What is the real risk from bioterrorism?
The risk that biological and chemical agents will be used deliberately to cause harm has historically been very low outside that of warfare. However, at times of international conflict and terrorist activity, it is easy to become very worried about biological and chemical agents being used in the UK. We have examined the advice from a number of sources concerning this issue, ranging from the World Health Organisation (WHO) to the UK Public Health Services. Without exception, the key piece of advice they offer is – don’t panic.
In 2018 the UK Government publication “UK Biological Security Strategy” stated for deliberate threats that: “While in the UK it is more likely that attacks will seek to use conventional or low sophistication methodologies (for example, bladed weapons, home-made explosives, vehicles, or firearms such as handguns or shotguns), it is plausible that a threat from crude biological weapons could become more likely in the future.”
Likewise the UK National Risk Register – 2020 edition identifies: “Malicious actors including terrorists, hostile states or criminals remain interested in chemical, biological, radiological and nuclear (CBRN) attack methods. In the UK, it is assessed that terrorists are more likely to use knives, vehicles or improvised explosive devices. However, the threat of CBRN attacks cannot be ruled out.”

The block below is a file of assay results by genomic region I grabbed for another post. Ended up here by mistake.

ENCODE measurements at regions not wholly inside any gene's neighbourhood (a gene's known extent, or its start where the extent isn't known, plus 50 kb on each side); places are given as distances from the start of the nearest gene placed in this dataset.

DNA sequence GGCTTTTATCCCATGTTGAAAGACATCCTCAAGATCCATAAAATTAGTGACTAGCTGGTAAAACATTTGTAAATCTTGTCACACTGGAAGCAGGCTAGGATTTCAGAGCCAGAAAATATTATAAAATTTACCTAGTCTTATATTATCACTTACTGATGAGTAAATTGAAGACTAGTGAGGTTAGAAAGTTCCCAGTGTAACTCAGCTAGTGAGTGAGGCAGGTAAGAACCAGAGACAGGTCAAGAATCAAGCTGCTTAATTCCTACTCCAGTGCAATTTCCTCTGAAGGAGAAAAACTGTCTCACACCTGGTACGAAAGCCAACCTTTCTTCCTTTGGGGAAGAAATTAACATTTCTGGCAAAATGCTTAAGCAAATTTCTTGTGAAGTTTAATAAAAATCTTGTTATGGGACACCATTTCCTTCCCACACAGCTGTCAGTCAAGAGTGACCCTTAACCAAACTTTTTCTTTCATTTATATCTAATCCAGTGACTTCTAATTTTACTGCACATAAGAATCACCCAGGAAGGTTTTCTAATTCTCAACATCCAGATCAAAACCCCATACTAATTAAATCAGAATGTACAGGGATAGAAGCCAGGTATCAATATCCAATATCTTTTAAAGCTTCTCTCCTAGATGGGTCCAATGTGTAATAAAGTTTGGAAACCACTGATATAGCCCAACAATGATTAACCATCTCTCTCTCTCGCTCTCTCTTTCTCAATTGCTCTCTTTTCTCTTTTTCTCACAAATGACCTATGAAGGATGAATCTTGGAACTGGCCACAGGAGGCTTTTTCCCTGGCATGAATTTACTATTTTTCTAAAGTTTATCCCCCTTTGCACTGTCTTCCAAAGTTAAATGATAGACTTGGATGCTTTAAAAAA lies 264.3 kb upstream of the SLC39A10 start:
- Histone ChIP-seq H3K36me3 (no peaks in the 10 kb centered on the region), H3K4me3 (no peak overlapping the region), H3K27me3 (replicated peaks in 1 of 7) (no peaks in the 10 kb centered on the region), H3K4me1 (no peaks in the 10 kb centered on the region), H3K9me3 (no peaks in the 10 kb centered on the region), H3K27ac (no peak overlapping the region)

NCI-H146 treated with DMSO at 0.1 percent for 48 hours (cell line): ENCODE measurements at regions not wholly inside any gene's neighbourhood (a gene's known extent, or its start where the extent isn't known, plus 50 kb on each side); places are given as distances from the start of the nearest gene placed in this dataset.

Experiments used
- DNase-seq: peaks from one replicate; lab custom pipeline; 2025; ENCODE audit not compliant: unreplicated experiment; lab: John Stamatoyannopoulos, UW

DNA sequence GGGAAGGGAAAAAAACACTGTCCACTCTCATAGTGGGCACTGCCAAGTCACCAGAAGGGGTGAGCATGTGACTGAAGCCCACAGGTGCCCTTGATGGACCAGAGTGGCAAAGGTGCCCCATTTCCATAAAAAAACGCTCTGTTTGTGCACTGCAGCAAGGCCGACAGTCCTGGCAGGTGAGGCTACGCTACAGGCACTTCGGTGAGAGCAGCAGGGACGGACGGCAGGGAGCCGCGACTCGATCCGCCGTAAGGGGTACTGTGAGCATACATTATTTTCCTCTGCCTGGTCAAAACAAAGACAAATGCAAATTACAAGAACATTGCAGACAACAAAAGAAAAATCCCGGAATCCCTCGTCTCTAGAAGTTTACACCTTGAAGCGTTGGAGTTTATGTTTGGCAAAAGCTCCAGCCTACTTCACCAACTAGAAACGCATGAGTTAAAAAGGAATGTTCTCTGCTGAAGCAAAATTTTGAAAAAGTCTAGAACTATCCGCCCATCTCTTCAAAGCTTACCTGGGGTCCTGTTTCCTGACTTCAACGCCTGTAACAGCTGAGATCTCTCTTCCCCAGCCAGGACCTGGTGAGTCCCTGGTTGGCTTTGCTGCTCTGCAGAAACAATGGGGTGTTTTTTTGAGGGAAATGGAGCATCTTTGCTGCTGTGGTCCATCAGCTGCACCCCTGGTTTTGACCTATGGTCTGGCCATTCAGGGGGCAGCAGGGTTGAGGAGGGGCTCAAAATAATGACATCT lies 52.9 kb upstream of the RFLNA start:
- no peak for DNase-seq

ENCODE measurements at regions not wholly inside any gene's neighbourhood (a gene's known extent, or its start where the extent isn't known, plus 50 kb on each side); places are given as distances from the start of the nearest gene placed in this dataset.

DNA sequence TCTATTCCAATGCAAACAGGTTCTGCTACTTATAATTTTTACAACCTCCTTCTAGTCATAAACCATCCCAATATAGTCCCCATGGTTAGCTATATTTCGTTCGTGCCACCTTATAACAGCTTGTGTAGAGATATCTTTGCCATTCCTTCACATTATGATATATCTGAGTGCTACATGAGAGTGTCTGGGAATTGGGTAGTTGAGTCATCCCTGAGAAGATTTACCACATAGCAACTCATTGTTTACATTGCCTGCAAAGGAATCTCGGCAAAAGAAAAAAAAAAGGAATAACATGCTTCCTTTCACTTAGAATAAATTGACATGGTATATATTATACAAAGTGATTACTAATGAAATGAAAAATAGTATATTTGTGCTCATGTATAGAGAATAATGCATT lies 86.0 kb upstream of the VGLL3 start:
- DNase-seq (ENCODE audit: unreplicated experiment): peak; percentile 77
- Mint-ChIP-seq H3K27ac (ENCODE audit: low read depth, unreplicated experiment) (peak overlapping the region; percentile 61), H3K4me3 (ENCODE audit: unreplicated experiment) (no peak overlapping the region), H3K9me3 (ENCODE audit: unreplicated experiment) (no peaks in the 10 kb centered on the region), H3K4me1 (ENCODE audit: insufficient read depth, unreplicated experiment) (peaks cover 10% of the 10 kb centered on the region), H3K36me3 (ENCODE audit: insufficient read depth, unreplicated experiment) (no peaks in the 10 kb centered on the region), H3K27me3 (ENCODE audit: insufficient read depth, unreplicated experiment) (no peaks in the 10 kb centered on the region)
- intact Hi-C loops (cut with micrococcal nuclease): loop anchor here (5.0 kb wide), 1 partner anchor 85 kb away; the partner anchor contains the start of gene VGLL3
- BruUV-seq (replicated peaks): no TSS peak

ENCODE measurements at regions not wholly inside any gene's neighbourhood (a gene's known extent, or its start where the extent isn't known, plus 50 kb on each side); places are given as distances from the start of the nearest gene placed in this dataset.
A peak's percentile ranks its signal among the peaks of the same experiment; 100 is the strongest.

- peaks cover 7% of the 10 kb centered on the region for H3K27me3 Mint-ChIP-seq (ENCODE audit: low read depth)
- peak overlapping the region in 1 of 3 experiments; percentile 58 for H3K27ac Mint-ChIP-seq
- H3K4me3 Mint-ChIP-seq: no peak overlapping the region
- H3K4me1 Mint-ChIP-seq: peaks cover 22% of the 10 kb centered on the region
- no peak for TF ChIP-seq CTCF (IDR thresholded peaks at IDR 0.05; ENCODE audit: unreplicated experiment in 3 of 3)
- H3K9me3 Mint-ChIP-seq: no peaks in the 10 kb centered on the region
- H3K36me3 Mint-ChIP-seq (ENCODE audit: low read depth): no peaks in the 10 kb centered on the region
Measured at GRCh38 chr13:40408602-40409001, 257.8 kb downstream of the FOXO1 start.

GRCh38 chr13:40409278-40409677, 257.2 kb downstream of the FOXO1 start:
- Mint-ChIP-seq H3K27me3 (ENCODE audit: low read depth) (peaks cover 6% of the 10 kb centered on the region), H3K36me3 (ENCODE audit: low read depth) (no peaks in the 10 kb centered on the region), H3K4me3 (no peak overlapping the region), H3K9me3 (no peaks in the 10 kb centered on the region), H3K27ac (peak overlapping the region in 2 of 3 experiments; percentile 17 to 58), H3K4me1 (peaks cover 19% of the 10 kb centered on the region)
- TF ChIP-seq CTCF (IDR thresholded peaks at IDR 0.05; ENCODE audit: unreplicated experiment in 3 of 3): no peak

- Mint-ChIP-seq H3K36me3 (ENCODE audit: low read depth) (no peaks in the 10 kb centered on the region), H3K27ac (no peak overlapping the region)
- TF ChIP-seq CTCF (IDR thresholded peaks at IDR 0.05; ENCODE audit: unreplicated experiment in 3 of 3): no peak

If someone is determined to use a biological or chemical agent, particularly through a deliberate airborne release, there will be very little any organisations can do to stop them. If such an attack were to occur, it is unlikely to be preceded by a warning. Therefore, making sure that you have good security in and around your building and a structured business continuity plan is about the most you can do to prevent and deal with a bioterrorism event. The WHO has a global system of surveillance and response to help make sure that the world is not taken by surprise by a sudden outbreak. In addition, the British Government continuously monitor and assess the risk of a bioterrorism attack and will do everything in their power to prevent it.
What are biological agents?